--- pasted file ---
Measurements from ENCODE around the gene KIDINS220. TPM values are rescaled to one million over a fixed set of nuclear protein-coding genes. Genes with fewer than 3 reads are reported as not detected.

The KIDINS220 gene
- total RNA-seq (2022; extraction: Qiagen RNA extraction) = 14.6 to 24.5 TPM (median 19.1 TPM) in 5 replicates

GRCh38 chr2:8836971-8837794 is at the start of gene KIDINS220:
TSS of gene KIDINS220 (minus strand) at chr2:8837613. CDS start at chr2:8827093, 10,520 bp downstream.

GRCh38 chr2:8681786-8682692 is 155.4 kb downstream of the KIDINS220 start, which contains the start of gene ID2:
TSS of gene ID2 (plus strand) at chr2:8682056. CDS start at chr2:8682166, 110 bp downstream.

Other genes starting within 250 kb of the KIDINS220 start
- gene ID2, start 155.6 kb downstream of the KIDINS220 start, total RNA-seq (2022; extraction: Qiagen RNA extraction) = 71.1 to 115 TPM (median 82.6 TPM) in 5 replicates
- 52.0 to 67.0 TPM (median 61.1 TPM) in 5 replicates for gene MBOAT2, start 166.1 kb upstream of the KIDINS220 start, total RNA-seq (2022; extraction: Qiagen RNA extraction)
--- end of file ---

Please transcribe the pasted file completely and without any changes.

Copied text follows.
Measurements from ENCODE around the gene KIDINS220. TPM values are rescaled to one million over a fixed set of nuclear protein-coding genes. Genes with fewer than 3 reads are reported as not detected.

The KIDINS220 gene
- total RNA-seq (2022; extraction: Qiagen RNA extraction) = 14.6 to 24.5 TPM (median 19.1 TPM) in 5 replicates

GRCh38 chr2:8836971-8837794 is at the start of gene KIDINS220:
TSS of gene KIDINS220 (minus strand) at chr2:8837613. CDS start at chr2:8827093, 10,520 bp downstream.

GRCh38 chr2:8681786-8682692 is 155.4 kb downstream of the KIDINS220 start, which contains the start of gene ID2:
TSS of gene ID2 (plus strand) at chr2:8682056. CDS start at chr2:8682166, 110 bp downstream.

Other genes starting within 250 kb of the KIDINS220 start
- gene ID2, start 155.6 kb downstream of the KIDINS220 start, total RNA-seq (2022; extraction: Qiagen RNA extraction) = 71.1 to 115 TPM (median 82.6 TPM) in 5 replicates
- 52.0 to 67.0 TPM (median 61.1 TPM) in 5 replicates for gene MBOAT2, start 166.1 kb upstream of the KIDINS220 start, total RNA-seq (2022; extraction: Qiagen RNA extraction)